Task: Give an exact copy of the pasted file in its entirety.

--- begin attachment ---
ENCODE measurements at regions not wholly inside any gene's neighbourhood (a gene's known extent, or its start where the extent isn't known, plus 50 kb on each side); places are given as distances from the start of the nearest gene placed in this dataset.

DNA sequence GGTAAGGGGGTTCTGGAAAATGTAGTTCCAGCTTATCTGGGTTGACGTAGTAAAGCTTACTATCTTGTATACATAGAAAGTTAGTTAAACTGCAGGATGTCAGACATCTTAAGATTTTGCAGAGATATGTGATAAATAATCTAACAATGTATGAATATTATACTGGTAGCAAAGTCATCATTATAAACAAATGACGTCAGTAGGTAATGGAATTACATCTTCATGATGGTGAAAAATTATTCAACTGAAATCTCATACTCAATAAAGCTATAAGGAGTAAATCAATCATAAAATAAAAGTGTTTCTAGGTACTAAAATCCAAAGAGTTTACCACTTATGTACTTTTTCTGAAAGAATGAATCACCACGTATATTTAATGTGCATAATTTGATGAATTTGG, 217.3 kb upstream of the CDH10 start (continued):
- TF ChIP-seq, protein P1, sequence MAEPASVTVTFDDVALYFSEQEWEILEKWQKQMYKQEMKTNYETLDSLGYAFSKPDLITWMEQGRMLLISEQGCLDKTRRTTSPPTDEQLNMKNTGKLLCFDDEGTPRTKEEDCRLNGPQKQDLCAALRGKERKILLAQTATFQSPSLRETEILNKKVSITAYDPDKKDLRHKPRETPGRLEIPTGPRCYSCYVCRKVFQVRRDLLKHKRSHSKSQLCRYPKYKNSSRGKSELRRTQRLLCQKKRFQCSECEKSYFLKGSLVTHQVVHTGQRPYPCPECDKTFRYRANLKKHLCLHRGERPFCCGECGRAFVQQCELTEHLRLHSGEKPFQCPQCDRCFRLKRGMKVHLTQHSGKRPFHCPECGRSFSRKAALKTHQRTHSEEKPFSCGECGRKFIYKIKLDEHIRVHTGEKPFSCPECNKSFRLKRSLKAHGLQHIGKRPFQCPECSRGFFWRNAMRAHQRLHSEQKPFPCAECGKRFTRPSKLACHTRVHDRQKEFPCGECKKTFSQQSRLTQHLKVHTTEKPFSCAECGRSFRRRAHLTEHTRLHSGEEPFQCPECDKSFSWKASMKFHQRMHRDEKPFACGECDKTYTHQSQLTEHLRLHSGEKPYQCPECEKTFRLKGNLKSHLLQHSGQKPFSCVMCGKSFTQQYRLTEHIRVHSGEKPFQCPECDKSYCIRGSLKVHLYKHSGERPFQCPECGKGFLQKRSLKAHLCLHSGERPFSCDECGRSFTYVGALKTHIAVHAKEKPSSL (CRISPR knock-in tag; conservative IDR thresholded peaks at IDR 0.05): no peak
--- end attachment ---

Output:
ENCODE measurements at regions not wholly inside any gene's neighbourhood (a gene's known extent, or its start where the extent isn't known, plus 50 kb on each side); places are given as distances from the start of the nearest gene placed in this dataset.

DNA sequence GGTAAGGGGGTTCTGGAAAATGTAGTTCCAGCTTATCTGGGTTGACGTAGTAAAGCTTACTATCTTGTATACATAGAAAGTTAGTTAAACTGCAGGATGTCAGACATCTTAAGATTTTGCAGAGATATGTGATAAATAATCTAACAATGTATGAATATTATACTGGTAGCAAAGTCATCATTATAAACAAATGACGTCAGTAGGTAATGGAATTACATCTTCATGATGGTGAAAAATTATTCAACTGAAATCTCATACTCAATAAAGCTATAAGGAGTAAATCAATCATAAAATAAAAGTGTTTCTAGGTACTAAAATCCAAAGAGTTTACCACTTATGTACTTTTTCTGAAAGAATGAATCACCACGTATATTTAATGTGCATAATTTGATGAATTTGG, 217.3 kb upstream of the CDH10 start (continued):
- TF ChIP-seq, protein P1, sequence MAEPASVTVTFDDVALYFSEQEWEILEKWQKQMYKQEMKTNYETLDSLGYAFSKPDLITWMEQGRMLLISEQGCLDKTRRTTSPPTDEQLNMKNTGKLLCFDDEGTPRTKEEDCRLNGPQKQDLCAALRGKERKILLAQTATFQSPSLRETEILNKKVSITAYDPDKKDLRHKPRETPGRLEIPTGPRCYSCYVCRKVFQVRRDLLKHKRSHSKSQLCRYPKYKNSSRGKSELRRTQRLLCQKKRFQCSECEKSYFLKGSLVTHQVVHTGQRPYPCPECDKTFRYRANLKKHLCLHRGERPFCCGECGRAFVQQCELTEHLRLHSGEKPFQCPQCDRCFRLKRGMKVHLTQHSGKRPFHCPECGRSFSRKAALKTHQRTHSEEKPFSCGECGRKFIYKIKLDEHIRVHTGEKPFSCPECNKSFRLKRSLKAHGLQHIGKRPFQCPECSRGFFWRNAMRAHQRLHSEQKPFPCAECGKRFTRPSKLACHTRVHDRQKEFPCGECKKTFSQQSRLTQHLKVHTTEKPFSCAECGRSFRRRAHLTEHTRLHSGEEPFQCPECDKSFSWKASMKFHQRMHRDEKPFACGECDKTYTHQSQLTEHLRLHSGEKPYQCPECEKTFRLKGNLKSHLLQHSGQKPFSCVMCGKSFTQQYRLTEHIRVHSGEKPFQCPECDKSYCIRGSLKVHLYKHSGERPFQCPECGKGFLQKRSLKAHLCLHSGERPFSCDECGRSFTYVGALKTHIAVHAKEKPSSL (CRISPR knock-in tag; conservative IDR thresholded peaks at IDR 0.05): no peak